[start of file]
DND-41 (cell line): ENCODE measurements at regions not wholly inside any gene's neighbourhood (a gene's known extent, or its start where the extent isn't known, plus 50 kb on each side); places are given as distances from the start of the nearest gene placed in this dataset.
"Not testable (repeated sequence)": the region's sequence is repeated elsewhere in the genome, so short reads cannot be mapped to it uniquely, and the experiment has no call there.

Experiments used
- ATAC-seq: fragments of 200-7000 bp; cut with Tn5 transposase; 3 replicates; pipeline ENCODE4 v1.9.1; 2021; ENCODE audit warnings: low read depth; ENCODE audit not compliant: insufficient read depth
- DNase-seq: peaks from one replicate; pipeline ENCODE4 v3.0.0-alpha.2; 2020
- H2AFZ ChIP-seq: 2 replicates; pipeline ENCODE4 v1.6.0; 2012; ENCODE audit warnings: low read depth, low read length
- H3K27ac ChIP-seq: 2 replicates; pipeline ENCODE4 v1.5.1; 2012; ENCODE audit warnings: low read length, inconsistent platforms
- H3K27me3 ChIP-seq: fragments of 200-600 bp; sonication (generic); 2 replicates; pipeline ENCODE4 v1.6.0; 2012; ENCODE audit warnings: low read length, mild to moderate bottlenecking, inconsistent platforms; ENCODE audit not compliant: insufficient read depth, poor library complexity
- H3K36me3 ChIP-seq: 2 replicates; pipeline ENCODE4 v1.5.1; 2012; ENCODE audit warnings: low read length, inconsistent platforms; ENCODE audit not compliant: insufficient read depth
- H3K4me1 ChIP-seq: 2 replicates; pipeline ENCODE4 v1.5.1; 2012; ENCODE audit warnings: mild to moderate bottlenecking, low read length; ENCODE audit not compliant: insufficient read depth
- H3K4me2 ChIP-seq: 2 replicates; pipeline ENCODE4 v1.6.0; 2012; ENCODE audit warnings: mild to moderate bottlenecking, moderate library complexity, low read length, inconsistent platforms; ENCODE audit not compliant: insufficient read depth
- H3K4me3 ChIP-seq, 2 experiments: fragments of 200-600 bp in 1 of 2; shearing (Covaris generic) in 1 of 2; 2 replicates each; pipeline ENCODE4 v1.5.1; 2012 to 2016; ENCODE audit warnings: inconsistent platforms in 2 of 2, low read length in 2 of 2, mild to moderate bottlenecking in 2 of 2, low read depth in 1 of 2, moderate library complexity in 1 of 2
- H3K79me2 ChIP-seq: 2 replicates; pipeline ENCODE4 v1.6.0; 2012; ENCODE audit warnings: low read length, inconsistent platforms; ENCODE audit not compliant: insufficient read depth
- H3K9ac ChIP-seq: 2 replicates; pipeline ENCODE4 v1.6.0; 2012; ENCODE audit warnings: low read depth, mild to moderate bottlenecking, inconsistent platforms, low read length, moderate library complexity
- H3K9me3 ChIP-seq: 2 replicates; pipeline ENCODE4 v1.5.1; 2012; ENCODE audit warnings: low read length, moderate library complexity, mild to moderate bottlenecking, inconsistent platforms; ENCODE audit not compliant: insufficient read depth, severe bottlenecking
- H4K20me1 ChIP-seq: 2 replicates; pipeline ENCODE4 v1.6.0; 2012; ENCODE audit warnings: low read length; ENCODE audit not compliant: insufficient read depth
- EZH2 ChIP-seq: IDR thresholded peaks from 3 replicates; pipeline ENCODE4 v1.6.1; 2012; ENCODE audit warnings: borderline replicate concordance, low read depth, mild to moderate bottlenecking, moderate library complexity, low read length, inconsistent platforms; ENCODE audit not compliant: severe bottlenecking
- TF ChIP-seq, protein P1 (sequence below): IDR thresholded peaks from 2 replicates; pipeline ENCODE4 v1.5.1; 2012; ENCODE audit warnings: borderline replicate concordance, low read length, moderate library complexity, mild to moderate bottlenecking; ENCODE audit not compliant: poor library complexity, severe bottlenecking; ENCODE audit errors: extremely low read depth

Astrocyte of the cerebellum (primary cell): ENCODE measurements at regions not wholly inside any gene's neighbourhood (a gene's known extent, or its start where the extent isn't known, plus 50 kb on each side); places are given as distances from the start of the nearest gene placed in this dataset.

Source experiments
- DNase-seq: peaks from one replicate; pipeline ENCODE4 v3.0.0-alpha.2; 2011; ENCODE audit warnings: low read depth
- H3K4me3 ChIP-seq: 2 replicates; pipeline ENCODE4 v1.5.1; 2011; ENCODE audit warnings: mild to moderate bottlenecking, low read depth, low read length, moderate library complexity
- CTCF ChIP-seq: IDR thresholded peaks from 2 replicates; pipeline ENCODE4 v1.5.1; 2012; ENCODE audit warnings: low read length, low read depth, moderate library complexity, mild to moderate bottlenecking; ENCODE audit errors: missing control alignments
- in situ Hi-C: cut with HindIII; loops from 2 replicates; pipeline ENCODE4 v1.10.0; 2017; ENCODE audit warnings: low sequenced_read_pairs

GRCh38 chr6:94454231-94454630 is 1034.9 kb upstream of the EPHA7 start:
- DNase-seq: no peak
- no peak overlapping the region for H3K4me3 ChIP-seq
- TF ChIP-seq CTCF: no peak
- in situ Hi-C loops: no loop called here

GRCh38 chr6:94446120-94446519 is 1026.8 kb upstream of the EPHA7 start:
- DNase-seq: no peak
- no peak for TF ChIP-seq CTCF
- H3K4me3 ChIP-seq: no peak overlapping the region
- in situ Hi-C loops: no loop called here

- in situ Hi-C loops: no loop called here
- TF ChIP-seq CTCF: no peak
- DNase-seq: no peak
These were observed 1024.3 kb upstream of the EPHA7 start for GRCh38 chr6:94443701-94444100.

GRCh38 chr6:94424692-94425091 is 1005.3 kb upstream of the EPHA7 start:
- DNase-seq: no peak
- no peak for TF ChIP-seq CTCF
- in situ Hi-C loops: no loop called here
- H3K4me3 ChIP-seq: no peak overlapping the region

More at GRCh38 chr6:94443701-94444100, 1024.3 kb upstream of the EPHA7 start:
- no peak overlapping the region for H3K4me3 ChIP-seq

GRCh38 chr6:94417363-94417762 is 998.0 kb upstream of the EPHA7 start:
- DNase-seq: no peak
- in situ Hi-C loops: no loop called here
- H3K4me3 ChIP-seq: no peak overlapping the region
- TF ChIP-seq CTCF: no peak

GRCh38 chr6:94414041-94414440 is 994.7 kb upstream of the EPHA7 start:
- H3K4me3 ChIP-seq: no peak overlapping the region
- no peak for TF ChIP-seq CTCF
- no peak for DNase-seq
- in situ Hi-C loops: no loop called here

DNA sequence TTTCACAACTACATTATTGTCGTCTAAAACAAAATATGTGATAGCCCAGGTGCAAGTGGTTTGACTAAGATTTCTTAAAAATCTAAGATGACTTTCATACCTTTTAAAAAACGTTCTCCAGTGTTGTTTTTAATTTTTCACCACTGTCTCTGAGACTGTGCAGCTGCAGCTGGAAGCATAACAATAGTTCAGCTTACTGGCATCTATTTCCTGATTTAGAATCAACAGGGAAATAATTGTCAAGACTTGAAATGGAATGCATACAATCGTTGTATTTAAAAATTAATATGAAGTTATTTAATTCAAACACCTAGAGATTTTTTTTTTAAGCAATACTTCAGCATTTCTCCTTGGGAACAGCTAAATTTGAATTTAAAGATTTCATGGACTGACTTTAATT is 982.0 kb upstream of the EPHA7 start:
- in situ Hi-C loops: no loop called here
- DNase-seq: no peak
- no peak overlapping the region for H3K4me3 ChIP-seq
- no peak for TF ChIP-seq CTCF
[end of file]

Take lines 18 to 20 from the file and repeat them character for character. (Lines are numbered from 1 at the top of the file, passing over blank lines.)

- TF ChIP-seq, protein P1 (sequence below): IDR thresholded peaks from 2 replicates; pipeline ENCODE4 v1.5.1; 2012; ENCODE audit warnings: borderline replicate concordance, low read length, moderate library complexity, mild to moderate bottlenecking; ENCODE audit not compliant: poor library complexity, severe bottlenecking; ENCODE audit errors: extremely low read depth

Astrocyte of the cerebellum (primary cell): ENCODE measurements at regions not wholly inside any gene's neighbourhood (a gene's known extent, or its start where the extent isn't known, plus 50 kb on each side); places are given as distances from the start of the nearest gene placed in this dataset.

Source experiments